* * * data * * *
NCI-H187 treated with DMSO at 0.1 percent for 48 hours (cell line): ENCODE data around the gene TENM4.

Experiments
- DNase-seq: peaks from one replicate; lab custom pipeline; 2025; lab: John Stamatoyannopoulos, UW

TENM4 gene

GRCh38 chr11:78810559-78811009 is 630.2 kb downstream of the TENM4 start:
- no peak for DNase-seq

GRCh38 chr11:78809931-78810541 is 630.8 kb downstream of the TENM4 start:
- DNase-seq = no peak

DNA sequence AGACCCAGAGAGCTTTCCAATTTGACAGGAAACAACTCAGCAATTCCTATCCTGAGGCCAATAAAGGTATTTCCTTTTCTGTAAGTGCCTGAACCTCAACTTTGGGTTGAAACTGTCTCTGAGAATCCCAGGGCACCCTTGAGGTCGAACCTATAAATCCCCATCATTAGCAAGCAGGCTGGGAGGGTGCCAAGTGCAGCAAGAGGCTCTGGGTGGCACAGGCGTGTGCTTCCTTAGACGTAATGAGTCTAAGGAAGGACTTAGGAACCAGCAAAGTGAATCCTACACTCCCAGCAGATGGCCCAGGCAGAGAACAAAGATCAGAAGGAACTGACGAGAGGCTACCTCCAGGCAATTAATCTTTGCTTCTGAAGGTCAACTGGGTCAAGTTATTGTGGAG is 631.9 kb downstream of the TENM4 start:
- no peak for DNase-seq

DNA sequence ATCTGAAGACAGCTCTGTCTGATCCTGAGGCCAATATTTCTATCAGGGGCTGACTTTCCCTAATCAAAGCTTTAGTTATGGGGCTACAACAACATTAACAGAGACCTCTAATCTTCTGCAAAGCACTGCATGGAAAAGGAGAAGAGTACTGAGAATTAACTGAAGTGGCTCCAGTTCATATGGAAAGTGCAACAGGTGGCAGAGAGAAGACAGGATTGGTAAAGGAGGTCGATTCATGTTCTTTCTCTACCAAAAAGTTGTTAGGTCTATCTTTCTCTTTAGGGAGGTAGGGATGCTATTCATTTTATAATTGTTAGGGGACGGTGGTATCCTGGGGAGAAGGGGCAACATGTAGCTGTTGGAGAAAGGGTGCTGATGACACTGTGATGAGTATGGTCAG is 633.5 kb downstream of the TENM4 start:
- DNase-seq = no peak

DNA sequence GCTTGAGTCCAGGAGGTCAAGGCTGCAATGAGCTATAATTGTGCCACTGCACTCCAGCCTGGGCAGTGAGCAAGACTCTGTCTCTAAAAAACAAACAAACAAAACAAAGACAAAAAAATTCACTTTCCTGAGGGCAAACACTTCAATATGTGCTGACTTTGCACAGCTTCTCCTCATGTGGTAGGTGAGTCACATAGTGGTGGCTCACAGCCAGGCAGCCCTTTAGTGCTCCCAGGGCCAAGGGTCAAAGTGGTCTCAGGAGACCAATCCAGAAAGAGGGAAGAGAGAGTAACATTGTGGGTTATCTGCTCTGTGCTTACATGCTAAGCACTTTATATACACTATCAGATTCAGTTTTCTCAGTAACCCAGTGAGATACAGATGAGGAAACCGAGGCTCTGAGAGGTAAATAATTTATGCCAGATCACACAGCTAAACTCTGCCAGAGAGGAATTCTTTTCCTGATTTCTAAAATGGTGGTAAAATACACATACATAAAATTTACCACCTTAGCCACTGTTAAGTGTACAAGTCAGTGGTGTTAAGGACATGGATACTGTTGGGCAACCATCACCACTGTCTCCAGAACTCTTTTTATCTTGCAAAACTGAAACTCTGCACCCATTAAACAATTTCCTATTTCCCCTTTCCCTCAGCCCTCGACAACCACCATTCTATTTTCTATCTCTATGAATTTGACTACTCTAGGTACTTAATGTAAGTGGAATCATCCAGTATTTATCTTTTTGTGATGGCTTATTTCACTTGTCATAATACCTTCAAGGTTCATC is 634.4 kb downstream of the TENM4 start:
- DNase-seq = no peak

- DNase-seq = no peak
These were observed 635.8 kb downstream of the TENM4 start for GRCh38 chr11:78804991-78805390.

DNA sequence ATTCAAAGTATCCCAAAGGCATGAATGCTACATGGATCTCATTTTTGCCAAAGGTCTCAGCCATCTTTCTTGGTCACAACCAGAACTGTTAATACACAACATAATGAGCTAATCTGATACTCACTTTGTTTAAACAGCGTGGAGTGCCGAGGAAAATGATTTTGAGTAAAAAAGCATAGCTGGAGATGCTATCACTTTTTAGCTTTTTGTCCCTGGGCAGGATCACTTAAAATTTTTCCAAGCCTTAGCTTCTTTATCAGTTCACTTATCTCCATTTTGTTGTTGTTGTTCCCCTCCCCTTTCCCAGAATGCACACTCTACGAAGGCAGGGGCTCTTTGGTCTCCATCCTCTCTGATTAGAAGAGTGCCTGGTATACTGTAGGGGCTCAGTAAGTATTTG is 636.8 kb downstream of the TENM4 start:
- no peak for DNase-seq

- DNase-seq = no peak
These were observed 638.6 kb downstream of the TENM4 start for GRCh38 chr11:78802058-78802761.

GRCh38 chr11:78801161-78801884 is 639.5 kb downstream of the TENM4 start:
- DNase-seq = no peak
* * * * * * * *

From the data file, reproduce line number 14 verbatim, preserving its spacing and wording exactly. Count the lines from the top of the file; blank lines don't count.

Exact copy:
- DNase-seq = no peak